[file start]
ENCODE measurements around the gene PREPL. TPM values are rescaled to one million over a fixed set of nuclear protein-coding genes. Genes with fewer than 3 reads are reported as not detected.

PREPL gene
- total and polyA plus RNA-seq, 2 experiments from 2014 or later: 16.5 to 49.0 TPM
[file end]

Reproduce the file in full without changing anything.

ENCODE measurements around the gene PREPL. TPM values are rescaled to one million over a fixed set of nuclear protein-coding genes. Genes with fewer than 3 reads are reported as not detected.

PREPL gene
- total and polyA plus RNA-seq, 2 experiments from 2014 or later: 16.5 to 49.0 TPM